NIO Cutting 20 Percent of Its Staff After Dismal Q2

Matt Posky
by Matt Posky

Despite assuming the role of one of China’s most promising electric vehicle startups, NIO is struggling. The first quarter of this year was a mess. Worried about bad publicity stemming from battery fires, NIO recalled 4,800 vehicles ⁠— more than it sold in Q1. It also endured a noteworthy sales decline, a drop in share price, sold off its Formula E racing team, and announced it would cut around 10 percent of its workforce.

The situation has not improved for Q2. According to reports from the manufacturer, losses expanded 83.1 percent from the previous year to about 3.3 billion yuan ($463 million). Despite NIO’s recent addition of the ES6 crossover, Q2 sales were down 7.9 percent from Q1 ⁠— resulting in a grand total of 3,553 deliveries. NIO now believes it will have to sheer 20 percent of its workforce to save costs.

It’s difficult to tell whether NIO is experiencing growing pains synonymous with automotive startups or if it’s actually spiraling out of control. Don’t forget there were years when we thought Tesla Motors was a dead brand walking, too.

NIO is a little different, however. Whereas Tesla took almost a decade to begin producing vehicles at a scale similar to the Chinese manufacturer’s present-day abilities, NIO has only been around since 2014. As it turns out, that explosive growth may have been unstable. Still, not every problem can be placed upon NIO’s doorstep.

China is busy withdrawing subsidies at a time when EV sales are already on the decline in Asia. As a result, most of the region’s EV companies are having a tougher time this year. According to Automotive News, this has shaken public confidence in the electric vehicle industry ⁠— especially NIO.

From Automotive News:

The results help illustrate why cost overruns, weak sales, and major recalls have led NIO shares to fall 77 percent since its market value hit a record $11.9 billion about a year ago. More broadly, the company’s reversal of fortune illustrates why concerns are mounting that China created an electric-vehicle bubble that may be about to burst.

“People are wondering whether the company can continue to survive,” said Jason Chen, an analyst from Blue Lotus Capital Advisors Ltd. “Not many people care about delivery figures anymore.”

NIO shares fell 19 percent to $2.20 in early trading on Wall Street.

The company, which is backed by technology giant Tencent Holdings Ltd., has accumulated about $6 billion in losses since it was founded by William Li in 2014. Fire risks led to a mass recall of nearly 5,000 vehicles in June, a significant portion of the total 17,550 the company had ever sold as of the end of May.

While NIO canceled the typical earnings conference call that occurs after financial results are announced, Li stated on Monday that that the company’s staff would need to be reduced by about 2,100 heads this year. NIO had just under 10,000 employees at the start of January. Li also said that the company will need to undertake additional restructuring measures, including spinning off non-essential businesses.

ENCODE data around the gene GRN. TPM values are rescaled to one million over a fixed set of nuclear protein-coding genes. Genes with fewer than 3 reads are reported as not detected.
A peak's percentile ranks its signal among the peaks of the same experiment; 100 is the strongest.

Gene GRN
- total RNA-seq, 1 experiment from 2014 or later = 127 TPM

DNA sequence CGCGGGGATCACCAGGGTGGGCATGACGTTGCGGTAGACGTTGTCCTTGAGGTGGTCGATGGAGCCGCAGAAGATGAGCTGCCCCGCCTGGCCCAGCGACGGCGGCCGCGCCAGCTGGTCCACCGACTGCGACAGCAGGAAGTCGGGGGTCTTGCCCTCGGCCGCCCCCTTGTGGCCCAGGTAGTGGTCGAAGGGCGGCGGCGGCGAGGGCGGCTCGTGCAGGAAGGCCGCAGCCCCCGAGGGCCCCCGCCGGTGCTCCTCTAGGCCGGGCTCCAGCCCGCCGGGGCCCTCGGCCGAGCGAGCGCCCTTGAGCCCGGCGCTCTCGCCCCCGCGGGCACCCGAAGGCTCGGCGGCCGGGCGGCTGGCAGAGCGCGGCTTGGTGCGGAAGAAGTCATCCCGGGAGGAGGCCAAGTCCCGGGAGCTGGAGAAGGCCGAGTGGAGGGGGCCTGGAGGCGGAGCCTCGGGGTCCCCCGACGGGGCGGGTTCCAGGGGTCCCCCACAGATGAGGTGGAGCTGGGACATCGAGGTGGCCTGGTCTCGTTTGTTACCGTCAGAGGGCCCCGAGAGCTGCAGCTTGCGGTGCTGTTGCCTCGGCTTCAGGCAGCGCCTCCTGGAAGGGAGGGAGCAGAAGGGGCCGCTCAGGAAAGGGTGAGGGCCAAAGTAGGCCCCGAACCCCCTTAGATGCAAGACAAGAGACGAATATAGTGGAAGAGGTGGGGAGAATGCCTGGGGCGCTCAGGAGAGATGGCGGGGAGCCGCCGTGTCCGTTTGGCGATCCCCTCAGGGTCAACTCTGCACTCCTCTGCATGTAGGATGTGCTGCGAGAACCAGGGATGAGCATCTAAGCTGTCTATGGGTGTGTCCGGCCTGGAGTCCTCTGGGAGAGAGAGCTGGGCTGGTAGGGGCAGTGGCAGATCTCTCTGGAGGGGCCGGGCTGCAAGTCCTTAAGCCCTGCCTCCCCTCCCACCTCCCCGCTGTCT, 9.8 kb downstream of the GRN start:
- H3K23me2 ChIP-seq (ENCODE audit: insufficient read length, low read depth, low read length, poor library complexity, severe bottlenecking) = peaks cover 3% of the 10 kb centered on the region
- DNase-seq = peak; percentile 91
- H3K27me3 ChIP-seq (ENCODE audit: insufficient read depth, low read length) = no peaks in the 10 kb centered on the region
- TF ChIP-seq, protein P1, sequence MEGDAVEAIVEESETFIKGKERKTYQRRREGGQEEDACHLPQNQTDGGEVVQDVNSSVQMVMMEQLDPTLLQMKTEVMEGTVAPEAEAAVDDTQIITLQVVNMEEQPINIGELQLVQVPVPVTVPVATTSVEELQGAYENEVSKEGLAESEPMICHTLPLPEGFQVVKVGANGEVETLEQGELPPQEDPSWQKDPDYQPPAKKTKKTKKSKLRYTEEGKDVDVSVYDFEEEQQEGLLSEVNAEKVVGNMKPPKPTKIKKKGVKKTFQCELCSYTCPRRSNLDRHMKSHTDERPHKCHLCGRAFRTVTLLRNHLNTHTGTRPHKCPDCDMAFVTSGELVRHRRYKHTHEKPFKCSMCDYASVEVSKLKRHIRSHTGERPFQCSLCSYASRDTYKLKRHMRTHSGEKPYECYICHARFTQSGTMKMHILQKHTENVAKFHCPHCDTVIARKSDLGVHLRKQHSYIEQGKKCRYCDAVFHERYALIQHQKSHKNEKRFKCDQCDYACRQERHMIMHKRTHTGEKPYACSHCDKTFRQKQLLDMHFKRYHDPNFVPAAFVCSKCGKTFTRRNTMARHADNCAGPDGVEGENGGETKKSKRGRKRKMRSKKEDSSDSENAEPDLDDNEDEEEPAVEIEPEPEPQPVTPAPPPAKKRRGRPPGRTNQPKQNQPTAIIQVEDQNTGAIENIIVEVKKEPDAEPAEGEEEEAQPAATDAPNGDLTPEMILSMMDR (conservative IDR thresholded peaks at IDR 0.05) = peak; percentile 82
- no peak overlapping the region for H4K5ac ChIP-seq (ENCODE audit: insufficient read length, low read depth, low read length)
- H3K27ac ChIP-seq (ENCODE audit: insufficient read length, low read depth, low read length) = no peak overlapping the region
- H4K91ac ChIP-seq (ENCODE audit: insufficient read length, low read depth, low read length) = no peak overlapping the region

[Image: Sundry Photography/Shutterstock]

Matt Posky
Matt Posky

A staunch consumer advocate tracking industry trends and regulation. Before joining TTAC, Matt spent a decade working for marketing and research firms based in NYC. Clients included several of the world’s largest automakers, global tire brands, and aftermarket part suppliers. Dissatisfied with the corporate world and resentful of having to wear suits everyday, he pivoted to writing about cars. Since then, that man has become an ardent supporter of the right-to-repair movement, been interviewed on the auto industry by national radio broadcasts, driven more rental cars than anyone ever should, participated in amateur rallying events, and received the requisite minimum training as sanctioned by the SCCA. Handy with a wrench, Matt grew up surrounded by Detroit auto workers and managed to get a pizza delivery job before he was legally eligible. He later found himself driving box trucks through Manhattan, guaranteeing future sympathy for actual truckers. He continues to conduct research pertaining to the automotive sector as an independent contractor and has since moved back to his native Michigan, closer to where the cars are born. A contrarian, Matt claims to prefer understeer — stating that front and all-wheel drive vehicles cater best to his driving style.

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  • Inside Looking Out Inside Looking Out on Sep 24, 2019

    "staff would need to be reduced by about 2,100 heads this year. " I hope they do not mean it literally - it brings back horror scenes of mass beheadings of "state criminals" on stadiums in China during Cultural revolution.

  • Volvo Volvo on Sep 24, 2019

    OK I will click the bait Whether EVs will thrive on their own remains to be seen but like many incubator industries one sees lots of: Wishful thinking Unrealistic goals Self promotion Rent seeking Corporate welfare But in the end you cannot avoid the impact of Gravity, Physics or Economics. Going forward maybe only the 1% will be able to afford "personal" mobility solutions.

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